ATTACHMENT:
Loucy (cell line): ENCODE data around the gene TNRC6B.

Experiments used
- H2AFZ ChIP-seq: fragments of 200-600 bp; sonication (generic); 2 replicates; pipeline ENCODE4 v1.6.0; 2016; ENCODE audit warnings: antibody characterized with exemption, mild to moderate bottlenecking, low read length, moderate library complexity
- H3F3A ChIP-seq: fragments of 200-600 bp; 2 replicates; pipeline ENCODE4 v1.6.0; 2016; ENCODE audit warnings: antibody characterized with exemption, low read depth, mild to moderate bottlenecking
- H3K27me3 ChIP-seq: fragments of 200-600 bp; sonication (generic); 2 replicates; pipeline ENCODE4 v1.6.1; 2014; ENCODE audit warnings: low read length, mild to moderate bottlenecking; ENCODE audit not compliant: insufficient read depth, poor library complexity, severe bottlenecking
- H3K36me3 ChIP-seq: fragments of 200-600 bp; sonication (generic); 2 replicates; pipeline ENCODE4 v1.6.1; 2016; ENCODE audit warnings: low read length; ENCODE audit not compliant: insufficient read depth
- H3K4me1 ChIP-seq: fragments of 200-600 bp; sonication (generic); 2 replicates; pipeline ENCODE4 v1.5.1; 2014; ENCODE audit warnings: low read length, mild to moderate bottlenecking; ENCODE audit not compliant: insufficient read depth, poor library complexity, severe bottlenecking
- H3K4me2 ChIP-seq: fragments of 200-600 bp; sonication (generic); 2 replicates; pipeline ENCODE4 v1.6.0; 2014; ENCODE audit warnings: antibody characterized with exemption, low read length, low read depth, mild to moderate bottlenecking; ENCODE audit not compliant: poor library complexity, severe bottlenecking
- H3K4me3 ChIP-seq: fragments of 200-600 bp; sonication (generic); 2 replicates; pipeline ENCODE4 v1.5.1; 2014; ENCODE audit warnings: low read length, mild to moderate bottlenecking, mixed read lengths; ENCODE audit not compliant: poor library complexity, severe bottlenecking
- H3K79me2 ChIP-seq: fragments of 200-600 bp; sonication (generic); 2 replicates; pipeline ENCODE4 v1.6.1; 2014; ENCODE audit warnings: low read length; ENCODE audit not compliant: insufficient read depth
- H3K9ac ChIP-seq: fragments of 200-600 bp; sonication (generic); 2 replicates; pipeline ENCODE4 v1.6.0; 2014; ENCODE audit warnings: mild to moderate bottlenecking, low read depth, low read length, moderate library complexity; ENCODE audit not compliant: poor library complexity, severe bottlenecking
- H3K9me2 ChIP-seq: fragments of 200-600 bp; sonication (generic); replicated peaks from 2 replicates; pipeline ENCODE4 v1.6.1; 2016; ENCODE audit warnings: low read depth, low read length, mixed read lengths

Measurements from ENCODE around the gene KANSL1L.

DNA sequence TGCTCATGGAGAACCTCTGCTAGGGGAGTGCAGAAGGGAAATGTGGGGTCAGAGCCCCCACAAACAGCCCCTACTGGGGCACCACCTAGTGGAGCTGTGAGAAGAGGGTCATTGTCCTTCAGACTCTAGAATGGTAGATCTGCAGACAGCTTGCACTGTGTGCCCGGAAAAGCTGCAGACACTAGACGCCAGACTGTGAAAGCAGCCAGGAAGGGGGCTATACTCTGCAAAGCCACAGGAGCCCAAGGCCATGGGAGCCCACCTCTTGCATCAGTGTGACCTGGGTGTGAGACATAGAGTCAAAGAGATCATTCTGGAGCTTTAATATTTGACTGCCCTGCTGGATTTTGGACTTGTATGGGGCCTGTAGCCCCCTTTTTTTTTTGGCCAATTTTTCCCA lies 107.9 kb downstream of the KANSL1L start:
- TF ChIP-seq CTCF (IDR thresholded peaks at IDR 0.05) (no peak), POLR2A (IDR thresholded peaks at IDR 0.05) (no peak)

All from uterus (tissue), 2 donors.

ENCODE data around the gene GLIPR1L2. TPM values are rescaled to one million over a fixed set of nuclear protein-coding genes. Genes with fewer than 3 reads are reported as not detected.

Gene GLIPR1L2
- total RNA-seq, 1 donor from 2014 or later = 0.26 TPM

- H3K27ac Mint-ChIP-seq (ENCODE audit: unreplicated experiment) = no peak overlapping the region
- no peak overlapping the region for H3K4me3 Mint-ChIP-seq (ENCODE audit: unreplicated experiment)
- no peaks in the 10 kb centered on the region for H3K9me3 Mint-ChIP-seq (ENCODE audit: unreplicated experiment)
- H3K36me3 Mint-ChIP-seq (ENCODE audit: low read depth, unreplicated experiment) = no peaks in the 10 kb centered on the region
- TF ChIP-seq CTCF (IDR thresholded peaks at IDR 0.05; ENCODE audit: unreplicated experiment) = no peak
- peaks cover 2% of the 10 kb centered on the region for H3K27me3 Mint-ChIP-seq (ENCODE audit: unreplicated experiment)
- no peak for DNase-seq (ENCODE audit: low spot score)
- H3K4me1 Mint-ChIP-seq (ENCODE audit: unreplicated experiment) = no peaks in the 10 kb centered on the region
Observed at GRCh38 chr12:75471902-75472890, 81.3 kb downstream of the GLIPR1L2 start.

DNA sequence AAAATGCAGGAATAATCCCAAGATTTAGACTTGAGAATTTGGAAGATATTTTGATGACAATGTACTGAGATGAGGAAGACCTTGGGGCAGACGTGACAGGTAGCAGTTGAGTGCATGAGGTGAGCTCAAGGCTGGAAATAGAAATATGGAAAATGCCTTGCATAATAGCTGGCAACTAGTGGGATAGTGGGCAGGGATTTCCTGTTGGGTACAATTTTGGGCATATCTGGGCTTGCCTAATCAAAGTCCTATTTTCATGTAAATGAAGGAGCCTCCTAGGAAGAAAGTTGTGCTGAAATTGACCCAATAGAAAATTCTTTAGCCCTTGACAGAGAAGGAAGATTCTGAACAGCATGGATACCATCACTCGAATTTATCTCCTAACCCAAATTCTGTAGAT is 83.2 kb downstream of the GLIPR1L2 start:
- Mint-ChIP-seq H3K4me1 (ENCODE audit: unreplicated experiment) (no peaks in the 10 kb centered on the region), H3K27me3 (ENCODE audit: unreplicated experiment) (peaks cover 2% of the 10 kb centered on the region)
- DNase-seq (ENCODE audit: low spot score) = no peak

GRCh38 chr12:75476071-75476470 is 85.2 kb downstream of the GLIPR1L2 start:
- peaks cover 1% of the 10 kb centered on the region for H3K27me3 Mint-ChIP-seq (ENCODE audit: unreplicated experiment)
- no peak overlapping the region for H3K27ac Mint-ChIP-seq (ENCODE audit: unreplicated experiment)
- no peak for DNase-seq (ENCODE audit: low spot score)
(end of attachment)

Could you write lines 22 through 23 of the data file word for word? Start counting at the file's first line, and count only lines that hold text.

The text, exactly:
- no peaks in the 10 kb centered on the region for H3K9me3 Mint-ChIP-seq (ENCODE audit: unreplicated experiment)
- H3K36me3 Mint-ChIP-seq (ENCODE audit: low read depth, unreplicated experiment) = no peaks in the 10 kb centered on the region